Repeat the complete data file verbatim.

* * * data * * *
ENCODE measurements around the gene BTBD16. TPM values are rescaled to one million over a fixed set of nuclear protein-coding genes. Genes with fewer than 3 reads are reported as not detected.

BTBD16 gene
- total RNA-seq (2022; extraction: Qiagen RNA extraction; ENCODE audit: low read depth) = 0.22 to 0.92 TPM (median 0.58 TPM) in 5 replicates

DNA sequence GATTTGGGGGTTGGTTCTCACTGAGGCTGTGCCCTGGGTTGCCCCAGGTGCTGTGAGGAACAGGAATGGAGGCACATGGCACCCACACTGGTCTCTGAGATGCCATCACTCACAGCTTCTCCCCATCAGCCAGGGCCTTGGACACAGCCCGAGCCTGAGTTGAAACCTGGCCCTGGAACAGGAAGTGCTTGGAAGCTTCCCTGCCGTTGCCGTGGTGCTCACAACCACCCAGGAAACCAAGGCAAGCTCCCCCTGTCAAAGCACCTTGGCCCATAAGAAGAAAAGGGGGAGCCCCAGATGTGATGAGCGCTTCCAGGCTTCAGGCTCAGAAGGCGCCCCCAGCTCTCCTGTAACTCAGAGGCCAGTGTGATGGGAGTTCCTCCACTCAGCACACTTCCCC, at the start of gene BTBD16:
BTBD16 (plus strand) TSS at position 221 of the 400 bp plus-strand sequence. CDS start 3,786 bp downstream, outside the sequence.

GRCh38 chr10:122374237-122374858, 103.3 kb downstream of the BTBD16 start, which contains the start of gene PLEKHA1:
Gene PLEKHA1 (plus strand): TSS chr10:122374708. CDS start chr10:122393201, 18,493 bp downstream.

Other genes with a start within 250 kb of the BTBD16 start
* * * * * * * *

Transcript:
ENCODE measurements around the gene BTBD16. TPM values are rescaled to one million over a fixed set of nuclear protein-coding genes. Genes with fewer than 3 reads are reported as not detected.

BTBD16 gene
- total RNA-seq (2022; extraction: Qiagen RNA extraction; ENCODE audit: low read depth) = 0.22 to 0.92 TPM (median 0.58 TPM) in 5 replicates

DNA sequence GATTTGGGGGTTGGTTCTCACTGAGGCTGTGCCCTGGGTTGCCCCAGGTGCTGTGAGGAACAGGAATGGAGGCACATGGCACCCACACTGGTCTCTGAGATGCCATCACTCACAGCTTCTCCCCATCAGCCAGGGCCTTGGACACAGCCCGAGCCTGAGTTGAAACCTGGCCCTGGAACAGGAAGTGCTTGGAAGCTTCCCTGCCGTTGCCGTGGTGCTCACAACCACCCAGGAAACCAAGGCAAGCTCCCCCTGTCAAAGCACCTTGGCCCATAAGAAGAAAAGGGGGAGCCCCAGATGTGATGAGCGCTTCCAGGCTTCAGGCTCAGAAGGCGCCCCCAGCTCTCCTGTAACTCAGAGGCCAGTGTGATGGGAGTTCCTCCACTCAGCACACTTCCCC, at the start of gene BTBD16:
BTBD16 (plus strand) TSS at position 221 of the 400 bp plus-strand sequence. CDS start 3,786 bp downstream, outside the sequence.

GRCh38 chr10:122374237-122374858, 103.3 kb downstream of the BTBD16 start, which contains the start of gene PLEKHA1:
Gene PLEKHA1 (plus strand): TSS chr10:122374708. CDS start chr10:122393201, 18,493 bp downstream.

Other genes with a start within 250 kb of the BTBD16 start